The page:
<b>Writers' night</b><b>The Monsters: Mary Shelley and the Curse of Frankenstein</b> opens in June 1816, as a spooky summer storm rages around the Swiss villa of Lord Byron. Inside, five friends sit near a warm fire, writing ghost stories at the behest of their host. From the charged evening that gave birth both to Mary Shelley's <i>Frankenstein</i> and the first vampire novel, <b>The Monsters</b> segues into a superlative, riveting history of Shelley's idiosyncratic parentage (writers William Godwin and proto-feminist Mary Wollstonecraft), her love-starved childhood, and her erratic life with Romantic poet Percy Bysshe Shelley and their gifted contemporaries (including the mad, bad and dangerous to know Lord Byron).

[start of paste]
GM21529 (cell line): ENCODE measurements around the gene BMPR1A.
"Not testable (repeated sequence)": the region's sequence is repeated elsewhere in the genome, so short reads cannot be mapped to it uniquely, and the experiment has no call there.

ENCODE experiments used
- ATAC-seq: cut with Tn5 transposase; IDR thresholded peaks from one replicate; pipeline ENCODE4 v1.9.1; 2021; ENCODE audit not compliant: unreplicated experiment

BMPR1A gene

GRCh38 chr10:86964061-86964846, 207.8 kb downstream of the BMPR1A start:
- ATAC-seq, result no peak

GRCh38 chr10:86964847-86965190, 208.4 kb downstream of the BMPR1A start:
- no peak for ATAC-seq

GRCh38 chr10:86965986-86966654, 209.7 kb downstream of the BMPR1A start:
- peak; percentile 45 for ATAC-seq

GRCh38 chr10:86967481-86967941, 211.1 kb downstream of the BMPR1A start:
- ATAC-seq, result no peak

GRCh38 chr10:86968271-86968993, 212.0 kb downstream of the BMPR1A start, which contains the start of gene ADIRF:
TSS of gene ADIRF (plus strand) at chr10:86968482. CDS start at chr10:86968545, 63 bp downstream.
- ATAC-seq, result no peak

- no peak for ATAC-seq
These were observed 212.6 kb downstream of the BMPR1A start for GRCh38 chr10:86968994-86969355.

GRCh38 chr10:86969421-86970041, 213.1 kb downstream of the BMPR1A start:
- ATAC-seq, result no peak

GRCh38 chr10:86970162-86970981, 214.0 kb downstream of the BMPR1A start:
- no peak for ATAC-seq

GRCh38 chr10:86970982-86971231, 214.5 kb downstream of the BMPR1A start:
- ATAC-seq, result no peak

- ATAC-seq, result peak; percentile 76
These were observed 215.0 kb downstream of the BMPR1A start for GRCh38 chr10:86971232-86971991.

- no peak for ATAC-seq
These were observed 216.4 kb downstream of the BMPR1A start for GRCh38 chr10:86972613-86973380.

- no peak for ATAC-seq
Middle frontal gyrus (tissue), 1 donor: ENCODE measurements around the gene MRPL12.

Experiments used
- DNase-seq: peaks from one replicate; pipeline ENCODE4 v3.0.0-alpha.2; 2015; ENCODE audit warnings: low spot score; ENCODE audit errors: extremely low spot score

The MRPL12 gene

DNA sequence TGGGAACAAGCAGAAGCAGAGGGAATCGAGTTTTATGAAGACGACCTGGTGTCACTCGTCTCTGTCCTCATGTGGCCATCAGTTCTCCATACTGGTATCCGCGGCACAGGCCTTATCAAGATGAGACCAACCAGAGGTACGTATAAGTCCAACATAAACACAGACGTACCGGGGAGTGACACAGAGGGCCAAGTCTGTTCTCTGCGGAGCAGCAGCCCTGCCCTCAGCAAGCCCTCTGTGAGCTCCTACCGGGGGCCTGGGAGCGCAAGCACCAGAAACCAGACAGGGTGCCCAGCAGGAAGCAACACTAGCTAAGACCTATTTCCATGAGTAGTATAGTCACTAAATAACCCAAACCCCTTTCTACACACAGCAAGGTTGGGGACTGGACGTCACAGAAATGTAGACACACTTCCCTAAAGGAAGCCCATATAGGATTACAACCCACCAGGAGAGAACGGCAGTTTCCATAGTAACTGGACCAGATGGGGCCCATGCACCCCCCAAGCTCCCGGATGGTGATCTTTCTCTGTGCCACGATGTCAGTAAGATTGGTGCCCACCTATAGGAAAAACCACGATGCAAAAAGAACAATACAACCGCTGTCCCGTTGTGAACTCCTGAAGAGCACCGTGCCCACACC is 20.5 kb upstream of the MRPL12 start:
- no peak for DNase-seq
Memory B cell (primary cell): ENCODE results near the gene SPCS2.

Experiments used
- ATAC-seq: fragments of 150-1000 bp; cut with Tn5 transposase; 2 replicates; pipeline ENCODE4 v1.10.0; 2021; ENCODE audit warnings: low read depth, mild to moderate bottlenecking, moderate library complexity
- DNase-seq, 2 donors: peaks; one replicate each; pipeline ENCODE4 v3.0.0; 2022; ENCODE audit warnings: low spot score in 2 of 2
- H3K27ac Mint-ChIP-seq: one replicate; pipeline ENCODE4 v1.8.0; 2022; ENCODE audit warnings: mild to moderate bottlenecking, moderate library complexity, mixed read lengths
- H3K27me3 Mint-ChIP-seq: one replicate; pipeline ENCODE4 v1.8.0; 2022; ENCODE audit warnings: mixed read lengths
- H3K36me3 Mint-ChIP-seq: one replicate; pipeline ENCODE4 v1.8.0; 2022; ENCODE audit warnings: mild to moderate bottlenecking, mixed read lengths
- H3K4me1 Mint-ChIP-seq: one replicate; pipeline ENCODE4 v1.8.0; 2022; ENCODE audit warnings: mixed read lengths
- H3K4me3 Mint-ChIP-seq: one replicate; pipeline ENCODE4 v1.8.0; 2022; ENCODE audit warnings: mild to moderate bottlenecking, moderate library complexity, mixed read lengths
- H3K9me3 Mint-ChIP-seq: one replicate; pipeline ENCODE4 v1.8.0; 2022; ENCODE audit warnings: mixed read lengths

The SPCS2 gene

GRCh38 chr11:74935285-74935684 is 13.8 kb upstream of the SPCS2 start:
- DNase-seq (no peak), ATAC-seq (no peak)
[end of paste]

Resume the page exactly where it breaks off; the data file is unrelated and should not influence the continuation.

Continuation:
With acute psychological insight, Dorothy and Thomas Hoobler, historians and award-winning authors of the <i>American Family Albums</i>, explicate Mary's internal and external worlds, effectively connecting the turmoil of her 19th-century life to the poignant themes at the heart of <i>Frankenstein</i>. Though her family and friends experienced misfortune and untimely deaths after she published <i>Frankenstein</i>, <b>The Monsters</b> sensibly suggests that if malady fell upon them, it was because of their monstrous natures ones that veered unwisely toward self-aggrandizement, incest and excess all in a search for unconditional love.
<i>Alison Hood is a writer in San Rafael, California.</i>